The Undying Art of Shameless Self-Promotion

It's around this time each year that U.S. News and World Report issues its annual college ratings. This is a bigger deal for colleges than for anyone, even the people who use them because it helps not only in recruiting students but in pushing for external funding.

What most people don't realize is just how tricky (read: near-crooked) the ratings are. For example, a recent article in the Wall Street Journal reported that when two colleges corrected information on their alumni-donation rate, their ratings slid. [Edit: they've since corrected this - only one of the two schools' ratings slid].

But what isn't so widely reported is that part of the rankings are based on the perceived status of the college or university by other colleges and universities. In other words, what other schools report they think of your school can determine your school's ranking. If just parsing that sentence takes a moment, you can be sure there's more fun in the works. Clearly, that sort of system seems like it shouldn't be a problem, right? In a world where education becomes more business than anything every day, we can count on truth over the bottom line, right? I mean, if we asked Coke executives to tell us what they thought of Pepsi, of course they'd be honest with us. The method is more than a little suspect, and it has resulted in some schools boycotting certain parts of the system (often leading to falls in their own rankings) and to ask for more information about the methodology itself, even claiming the system favors private schools.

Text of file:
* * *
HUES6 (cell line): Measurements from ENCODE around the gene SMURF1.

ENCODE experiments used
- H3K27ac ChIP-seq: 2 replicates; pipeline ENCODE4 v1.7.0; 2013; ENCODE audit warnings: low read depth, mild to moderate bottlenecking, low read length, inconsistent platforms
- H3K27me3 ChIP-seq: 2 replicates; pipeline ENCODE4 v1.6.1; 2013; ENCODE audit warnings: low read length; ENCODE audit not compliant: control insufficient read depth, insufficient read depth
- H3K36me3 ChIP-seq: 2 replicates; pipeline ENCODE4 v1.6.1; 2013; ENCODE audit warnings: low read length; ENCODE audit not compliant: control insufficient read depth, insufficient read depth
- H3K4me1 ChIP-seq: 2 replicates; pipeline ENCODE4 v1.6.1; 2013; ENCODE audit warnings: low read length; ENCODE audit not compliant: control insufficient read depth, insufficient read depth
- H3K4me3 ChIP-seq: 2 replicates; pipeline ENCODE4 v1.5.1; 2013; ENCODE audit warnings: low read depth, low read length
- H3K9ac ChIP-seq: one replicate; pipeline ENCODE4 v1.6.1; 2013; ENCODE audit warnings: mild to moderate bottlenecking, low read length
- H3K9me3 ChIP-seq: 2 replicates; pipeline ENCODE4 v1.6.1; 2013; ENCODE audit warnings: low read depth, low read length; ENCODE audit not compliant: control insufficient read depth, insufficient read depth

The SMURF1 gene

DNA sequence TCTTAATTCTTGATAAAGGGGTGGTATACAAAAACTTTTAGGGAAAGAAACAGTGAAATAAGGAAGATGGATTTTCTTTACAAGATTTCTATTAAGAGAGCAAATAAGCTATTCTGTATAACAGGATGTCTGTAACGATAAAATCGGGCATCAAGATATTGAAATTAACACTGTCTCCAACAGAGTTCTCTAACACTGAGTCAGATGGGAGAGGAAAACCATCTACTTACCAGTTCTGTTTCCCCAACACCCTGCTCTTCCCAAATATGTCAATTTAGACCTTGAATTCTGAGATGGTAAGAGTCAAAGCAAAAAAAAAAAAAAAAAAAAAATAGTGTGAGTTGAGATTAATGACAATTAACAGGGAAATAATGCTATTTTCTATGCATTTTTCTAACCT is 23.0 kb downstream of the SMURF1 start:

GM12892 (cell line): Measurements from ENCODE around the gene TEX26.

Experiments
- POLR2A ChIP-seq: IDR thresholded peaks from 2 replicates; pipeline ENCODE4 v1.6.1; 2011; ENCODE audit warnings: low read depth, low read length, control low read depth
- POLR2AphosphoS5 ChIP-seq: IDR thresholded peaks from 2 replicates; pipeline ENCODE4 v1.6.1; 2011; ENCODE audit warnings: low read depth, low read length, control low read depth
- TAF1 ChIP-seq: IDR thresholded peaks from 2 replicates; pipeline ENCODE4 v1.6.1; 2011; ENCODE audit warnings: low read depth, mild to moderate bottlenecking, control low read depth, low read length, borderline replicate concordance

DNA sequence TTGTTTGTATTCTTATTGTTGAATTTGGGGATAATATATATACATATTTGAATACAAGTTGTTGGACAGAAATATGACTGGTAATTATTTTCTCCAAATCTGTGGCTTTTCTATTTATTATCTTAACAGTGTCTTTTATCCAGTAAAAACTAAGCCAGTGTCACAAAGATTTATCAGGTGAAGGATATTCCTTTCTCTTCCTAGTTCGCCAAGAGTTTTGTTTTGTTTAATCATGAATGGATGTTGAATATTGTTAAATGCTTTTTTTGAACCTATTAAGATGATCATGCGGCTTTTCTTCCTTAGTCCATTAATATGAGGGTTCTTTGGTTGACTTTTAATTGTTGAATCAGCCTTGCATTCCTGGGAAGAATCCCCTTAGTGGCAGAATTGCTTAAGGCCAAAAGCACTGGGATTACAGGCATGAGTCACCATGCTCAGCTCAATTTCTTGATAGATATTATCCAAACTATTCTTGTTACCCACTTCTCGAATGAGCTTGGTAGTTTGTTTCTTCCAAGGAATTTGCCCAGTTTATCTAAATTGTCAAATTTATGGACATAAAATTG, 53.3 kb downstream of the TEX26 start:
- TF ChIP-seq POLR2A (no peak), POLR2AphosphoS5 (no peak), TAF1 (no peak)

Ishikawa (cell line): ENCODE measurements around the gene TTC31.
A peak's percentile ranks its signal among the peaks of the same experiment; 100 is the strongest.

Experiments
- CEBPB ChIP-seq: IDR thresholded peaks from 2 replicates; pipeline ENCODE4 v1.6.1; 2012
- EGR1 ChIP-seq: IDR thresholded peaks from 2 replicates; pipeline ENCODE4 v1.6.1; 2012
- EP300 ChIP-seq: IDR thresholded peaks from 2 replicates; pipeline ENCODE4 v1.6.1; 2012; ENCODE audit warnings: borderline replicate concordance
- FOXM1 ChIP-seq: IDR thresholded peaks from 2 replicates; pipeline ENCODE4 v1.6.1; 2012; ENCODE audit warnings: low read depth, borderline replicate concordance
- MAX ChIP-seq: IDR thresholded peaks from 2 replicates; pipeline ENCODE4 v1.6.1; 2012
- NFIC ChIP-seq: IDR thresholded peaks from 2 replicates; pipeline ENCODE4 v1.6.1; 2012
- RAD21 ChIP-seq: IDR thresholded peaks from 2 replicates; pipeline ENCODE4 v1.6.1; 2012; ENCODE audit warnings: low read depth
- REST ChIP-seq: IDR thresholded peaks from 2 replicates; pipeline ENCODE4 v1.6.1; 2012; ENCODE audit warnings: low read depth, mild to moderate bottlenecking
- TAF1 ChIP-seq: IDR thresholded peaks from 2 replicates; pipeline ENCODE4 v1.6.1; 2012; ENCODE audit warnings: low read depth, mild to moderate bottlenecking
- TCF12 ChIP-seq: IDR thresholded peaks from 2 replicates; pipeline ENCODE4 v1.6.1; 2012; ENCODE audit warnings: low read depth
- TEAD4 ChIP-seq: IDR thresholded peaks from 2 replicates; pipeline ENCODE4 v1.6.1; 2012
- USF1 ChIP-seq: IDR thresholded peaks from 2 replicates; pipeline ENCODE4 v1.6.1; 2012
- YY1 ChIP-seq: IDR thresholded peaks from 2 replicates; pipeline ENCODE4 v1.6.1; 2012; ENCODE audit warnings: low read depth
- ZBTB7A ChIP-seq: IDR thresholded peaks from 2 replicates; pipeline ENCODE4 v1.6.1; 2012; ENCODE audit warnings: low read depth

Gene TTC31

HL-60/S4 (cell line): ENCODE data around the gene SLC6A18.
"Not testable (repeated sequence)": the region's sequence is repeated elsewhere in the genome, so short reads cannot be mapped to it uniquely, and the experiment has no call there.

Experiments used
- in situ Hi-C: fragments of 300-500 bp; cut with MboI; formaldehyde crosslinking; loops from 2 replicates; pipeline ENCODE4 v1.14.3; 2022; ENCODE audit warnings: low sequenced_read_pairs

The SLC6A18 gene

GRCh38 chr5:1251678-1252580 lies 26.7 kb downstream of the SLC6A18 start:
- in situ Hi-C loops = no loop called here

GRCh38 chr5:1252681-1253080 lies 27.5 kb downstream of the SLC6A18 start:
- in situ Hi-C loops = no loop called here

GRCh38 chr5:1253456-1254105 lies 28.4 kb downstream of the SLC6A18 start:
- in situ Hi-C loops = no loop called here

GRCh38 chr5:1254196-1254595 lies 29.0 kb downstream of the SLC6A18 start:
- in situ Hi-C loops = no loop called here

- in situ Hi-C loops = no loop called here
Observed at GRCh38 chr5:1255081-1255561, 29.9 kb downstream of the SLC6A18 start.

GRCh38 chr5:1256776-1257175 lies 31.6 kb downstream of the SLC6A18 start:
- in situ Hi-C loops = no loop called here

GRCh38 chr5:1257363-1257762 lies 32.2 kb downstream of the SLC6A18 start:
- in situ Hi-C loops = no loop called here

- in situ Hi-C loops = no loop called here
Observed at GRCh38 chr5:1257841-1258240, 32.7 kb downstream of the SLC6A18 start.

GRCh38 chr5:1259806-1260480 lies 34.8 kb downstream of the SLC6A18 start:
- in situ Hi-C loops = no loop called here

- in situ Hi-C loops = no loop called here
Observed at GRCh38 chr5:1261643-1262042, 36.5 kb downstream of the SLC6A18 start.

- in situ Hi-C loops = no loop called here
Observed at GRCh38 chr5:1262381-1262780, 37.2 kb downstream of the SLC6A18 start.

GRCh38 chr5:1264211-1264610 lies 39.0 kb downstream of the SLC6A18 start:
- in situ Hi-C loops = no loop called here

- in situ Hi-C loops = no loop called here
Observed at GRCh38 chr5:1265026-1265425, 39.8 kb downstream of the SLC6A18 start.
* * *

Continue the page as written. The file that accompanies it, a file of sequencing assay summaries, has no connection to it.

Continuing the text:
It's amazing how often these things occur, though. Recently the school I'm at sent out messages to employees about a regional survey seeking to find the best places to work. There's no self-promotion there, I'm sure. What's interesting is that I've never heard anyone report on the ten worst places to work in a region though it seems like knowing that could be just as important.


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